OECD Reviews of Labour Market and Social Policies

ISSN :
2074-3408 (online)
ISSN :
2074-3416 (print)
DOI :
10.1787/20743408
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This series of country-specific reviews of labour makret and social policies examines policies and institutions and makes recommendations for improvements.
 
OECD Reviews of Labour Market and Social Policies: Estonia 2010

OECD Reviews of Labour Market and Social Policies: Estonia 2010 You do not have access to this content

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Author(s):
OECD
Publication Date :
10 May 2010
Pages :
124
ISBN :
9789264082120 (PDF) ; 9789264082113 (print)
DOI :
10.1787/9789264082120-en

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OECD's comprehensive 2010 review of labour market and social policies in Estonia. It finds that since Estonia regained its independence in 1991, its labour and social policies have been marked by a strong commitment to fiscal prudence, flexible markets, and work incentives. Labour market performance steadily improved during the mid-1990s and beyond, until the advent of the global economic crisis in 2008. Estonia was not well prepared for the slowdown and its economy has been hit especially hard. The downturn has required painful policy adjustments. Today, Estonia’s public social spending remains among the lowest in the OECD; its social programmes support persons in need, but the benefits they receive are usually modest and some of the jobless receive no benefits. However, the country offers one of the world's most generous parental-benefit programmes and has begun to phase in a three-tier pension system. 

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  • Click to Access:  Abbreviations
  • Click to Access:  Assessment and Recommendations
    After regaining its independence in 1991, Estonia achieved a quick transition to a market economy through fundamental restructuring. This involved the dismantling of almost all big enterprises, which had accounted for the bulk of employment in the Soviet period, giving way to an emerging SME sector that is now predominant. From the beginning of this transformation, the country’s public policies have been characterised by a strong commitment to fiscal prudence, flexible markets for products, capital and labour, and a social policy stance that emphasises work incentives more than the redistribution of incomes through cash transfers.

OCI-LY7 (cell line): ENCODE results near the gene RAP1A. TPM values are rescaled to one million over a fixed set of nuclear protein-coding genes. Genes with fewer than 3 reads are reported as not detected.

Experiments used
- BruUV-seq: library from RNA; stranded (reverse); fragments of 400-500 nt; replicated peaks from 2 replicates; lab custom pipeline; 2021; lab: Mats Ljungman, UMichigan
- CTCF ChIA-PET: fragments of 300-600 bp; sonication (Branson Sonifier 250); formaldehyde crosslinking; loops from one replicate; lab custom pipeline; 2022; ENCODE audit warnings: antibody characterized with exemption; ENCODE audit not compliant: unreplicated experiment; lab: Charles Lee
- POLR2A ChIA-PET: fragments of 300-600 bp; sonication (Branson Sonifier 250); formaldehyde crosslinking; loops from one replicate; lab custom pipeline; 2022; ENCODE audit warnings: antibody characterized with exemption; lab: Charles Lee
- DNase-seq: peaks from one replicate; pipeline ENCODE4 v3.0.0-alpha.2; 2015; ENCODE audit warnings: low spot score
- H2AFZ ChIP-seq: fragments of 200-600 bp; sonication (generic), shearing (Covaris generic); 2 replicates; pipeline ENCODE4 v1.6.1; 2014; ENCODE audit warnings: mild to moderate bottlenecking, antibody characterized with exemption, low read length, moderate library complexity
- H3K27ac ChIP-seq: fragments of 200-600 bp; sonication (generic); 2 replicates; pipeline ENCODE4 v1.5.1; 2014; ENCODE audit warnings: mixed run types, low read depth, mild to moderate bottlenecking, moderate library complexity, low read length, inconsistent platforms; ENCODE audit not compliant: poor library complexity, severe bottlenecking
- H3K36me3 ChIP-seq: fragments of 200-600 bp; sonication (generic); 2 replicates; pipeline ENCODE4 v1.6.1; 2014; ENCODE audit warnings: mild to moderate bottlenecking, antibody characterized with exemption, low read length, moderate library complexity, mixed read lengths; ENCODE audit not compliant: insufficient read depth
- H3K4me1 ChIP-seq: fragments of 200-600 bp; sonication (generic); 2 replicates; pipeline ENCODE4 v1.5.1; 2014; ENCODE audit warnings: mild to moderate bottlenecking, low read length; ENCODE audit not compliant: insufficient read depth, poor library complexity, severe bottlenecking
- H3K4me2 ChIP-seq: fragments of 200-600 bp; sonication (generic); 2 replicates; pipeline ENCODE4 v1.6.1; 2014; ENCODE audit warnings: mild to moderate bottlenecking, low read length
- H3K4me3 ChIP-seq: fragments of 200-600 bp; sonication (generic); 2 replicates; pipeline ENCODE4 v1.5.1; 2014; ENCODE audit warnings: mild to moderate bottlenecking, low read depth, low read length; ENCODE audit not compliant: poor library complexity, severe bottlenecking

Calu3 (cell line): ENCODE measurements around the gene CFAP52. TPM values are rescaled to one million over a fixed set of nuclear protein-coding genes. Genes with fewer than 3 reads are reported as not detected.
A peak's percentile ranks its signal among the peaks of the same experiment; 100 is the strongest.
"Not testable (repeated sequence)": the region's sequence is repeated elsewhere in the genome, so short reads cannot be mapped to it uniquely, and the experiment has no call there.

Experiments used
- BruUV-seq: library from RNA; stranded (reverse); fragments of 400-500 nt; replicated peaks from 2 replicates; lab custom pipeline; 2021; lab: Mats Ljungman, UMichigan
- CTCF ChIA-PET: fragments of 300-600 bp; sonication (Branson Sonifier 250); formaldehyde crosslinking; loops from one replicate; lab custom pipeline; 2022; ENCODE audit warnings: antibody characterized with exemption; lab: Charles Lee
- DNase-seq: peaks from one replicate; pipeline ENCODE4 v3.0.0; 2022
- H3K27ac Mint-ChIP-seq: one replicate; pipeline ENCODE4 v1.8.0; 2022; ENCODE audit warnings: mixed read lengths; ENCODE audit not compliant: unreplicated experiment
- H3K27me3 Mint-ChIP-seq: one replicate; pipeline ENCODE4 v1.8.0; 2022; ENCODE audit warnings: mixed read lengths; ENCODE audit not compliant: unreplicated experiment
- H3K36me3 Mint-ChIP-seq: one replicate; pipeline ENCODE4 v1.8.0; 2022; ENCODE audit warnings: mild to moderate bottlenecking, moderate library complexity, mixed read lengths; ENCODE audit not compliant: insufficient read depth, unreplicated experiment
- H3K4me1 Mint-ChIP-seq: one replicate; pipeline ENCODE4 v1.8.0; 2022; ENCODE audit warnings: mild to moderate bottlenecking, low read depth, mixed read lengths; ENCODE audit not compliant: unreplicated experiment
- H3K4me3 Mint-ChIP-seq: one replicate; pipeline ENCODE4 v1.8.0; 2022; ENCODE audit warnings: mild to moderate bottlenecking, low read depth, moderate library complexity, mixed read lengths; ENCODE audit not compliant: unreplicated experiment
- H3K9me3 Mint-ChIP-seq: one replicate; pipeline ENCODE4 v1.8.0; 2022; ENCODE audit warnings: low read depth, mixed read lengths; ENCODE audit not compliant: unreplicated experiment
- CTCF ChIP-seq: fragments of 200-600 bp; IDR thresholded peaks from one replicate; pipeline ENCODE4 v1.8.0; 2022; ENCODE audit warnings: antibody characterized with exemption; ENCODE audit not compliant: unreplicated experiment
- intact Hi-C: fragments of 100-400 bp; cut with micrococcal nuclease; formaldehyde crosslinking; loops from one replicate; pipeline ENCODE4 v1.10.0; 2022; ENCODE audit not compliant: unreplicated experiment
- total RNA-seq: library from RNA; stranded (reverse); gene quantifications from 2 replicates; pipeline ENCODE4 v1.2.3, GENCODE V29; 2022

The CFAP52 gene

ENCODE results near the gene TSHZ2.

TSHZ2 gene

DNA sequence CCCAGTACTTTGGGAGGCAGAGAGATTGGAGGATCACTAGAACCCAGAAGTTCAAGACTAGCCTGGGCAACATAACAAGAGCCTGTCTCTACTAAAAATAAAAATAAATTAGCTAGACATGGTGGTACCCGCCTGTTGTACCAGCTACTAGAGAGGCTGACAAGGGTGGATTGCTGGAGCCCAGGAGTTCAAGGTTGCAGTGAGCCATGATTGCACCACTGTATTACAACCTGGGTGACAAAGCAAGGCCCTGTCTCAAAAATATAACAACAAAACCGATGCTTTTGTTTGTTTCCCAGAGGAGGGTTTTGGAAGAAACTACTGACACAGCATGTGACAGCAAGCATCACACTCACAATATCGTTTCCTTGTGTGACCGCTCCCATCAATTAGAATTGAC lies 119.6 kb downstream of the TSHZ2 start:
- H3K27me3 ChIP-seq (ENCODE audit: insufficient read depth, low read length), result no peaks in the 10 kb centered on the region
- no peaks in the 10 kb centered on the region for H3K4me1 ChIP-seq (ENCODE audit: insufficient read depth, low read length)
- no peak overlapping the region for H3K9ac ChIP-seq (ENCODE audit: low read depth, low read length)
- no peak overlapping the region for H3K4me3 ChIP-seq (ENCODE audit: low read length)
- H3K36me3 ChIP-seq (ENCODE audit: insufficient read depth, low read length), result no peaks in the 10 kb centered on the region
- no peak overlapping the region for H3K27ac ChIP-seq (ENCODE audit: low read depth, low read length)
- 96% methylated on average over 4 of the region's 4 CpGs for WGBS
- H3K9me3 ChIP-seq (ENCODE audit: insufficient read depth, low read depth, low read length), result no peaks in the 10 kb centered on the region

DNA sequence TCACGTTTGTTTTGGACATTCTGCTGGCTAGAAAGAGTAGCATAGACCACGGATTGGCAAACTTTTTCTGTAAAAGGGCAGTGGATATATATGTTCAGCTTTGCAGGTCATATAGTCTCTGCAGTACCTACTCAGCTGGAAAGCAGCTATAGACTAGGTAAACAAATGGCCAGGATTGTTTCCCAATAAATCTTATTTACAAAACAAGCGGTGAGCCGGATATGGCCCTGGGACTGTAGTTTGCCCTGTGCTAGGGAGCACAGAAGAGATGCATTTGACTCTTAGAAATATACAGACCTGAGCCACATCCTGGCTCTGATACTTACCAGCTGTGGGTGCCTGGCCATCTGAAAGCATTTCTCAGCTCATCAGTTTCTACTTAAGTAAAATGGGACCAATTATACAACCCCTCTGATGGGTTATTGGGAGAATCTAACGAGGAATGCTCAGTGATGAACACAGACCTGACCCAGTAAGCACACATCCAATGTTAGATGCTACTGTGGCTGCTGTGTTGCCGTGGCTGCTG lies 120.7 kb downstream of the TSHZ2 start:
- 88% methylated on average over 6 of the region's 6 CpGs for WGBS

• Click to Access:  High Employment but an Unequal Society
    Before the present economic downturn, Estonia registered a long period of economic growth which resulted in a rapid increase of employment notably for youth, women and elderly persons. Living standards rose more than in most transition countries, even though they remain significantly lower than the OECD average. During 2006 and 2007, a boom in construction and investment activity led to distortions in resource allocations and relative wages in large parts of the economy. The labour force is mostly well-educated, but employment remains too concentrated in low-skilled activities. Important regional disparities persist and the integration of ethnic non-Estonians continues to be a difficult challenge. Despite the recent long period of rising incomes for almost all groups, the income distribution remains less equal than average for OECD countries and many residents are at risk of relative poverty.
  • Click to Access:  Flexibility with Limited Security
    Estonia’s flexible labour market allows companies to rapidly adjust to changing market conditions, but income security for the unemployed and the protection against violations of labour law remain limited. Recent labour market reforms have addressed several institutional problems, but the public employment service still suffers from a number of shortcomings that hinder effective assistance to job seekers. Improved activation measures are needed to ensure that those who become unemployed do not lose contact with the labour market. This chapter reviews Estonia’s principal labour market policies against the benchmark of the Reassessed OECD Job Strategy.
  • Click to Access:  Annex 2.A1
    To compare the rigidity of employment protection regulation across countries and over time, the OECD developed a method for calculating employment protection strictness for 21 basic items on a scale from 0 to 6, with 0 representing total flexibility and 6 the highest possible rigidity (Venn, 2009). Each score is weighted in order to obtain aggregate indices for three main areas: 1) employment protection for regular workers against individual dismissal; 2) regulation of temporary forms of employment; and 3) additional requirements for collective dismissals. Based on these three indices, an overall score can be calculated representing the rigidity of a country’s employment protection as a whole. Table 2.A1.1 contains a description of the employment protection scores for Estonia based on the 2008 Employment Contracts Act that entered into force on 1 July 2009.
  • Click to Access:  Challenges of Social Policy
    Estonia’s social protection system is well developed but not very generous. It has been designed to keep costs at a moderate level and to preserve work incentives. Social spending relative to GDP is lower than in any OECD country except Korea and Mexico. Some increase in spending has been foreseen for the near future, but several planned reforms were postponed or cancelled in 2009 in order to give budgetary room for supporting the rising numbers of unemployed people during the economic downturn. The latter challenge was considered to exclude improvements of the generosity of various benefits in the short term.
  • Click to Access:  Annex 3.A1
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